Erie County Executive Chris Collins has a plan to save money: Trade in Sheriff's Office patrol cars every year to capitalize on their high value and minimize the repair costs that soar as cruisers approach 200,000 miles.
But if Collins expects that the program will save money, why does he need millions of dollars from the county's state-appointed control board to set the wheels in motion?
"If you are going to save money, just do it," control board member Catherine Creighton told the Collins official dispatched to sell the idea Tuesday, Public Works Commissioner Gerard J. Sentz. His highway trucks would be turned over every two years as part of the initiative.
Sentz told the Fiscal Stability Authority that the Collins team would like to start by replacing 26 of the sheriff's Ford Crown Victorias with Chevrolet Tahoes.
The following year, the year-old Tahoes would be traded in for 26 new ones, and the county would also buy an additional 26.
In the third year, the county would trade in the 52 purchased in the prior year for 52 more Tahoes, then buy 25 more. After that, the county would turn over the 77 police vehicles every year by trading them in, Sentz told the control board. The county could also sell the Tahoes through a website that auctions surplus vehicles.
The control board, created amid the county's financial crisis in 2005, has dispensed millions of taxpayer dollars passed along by Albany to start up projects that promote long-term efficiencies in Erie County. And the board has bought new county vehicles in the past when convinced that the old ones were outdated.
The Collins team asked for $2.6 million over two years to finance its patrol car initiative but would settle for the $1.2 million in the efficiency-grant pool -- money committed to another idea but never spent.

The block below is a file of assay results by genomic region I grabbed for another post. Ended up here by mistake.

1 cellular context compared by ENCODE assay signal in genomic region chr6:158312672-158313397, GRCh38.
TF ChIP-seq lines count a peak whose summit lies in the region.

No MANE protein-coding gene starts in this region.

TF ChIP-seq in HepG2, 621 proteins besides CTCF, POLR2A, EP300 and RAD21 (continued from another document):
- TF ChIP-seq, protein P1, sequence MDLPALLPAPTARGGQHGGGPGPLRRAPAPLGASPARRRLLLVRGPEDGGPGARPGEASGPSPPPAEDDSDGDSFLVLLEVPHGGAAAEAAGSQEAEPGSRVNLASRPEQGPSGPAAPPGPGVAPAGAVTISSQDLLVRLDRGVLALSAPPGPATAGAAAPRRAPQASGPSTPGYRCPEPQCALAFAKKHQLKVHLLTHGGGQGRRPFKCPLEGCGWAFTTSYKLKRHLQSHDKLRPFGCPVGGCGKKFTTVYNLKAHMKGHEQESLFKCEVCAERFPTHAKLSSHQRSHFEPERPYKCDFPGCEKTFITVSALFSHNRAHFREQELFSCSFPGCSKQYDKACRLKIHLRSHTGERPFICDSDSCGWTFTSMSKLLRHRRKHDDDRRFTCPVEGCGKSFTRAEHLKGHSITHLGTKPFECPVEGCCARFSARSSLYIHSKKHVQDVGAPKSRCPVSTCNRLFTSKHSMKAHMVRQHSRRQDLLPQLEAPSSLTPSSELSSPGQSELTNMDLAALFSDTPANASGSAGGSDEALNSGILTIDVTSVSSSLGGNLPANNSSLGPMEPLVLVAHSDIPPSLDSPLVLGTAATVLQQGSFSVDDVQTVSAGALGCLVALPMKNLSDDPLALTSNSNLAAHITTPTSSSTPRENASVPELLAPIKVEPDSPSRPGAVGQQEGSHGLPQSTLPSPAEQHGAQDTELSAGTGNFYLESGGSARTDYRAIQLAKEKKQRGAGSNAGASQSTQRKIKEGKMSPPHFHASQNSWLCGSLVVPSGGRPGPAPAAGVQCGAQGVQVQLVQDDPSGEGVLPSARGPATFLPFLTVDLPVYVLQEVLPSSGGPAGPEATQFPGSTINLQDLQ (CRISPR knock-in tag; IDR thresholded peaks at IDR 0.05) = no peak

Erie County deputies put about 90,000 miles a year on their patrol cars. For the most part, the Sheriff's Office has run patrol cars for as long as they could be patched together, annoying the patrol force.
County officials expect that the Tahoes will depreciate by about $12,000 in the first year, according to documents given to the control board. But the officials predict that they would recover the control board's outlay over four years with better gas mileage and fewer repair needs, especially when considering that Ford has discontinued the Crown Victoria and that parts could become difficult to obtain.
The newest control board member, businessman Brian J. Lipke, said the idea had merit. But that's as far as the support went. The other members either wanted more information or wondered why Collins needed their seed money when the county has always bought patrol cars and highway trucks as a normal expense.
The members tabled the matter but told Sentz they would consider it again if the Collins administration took another stab at selling the idea. Otherwise, he would have to use the county's own resources.
The control board said that it would rather save the government money by arranging its next bridge loan, of about $90 million, so the county can pay its bills over the coming months.
With its excellent credit rating, the control board saves the county money when it arranges loans. But the County Legislature will not ask for the help until County Comptroller Mark C. Poloncarz determines how much it will cost to arrange the nine-month loan itself.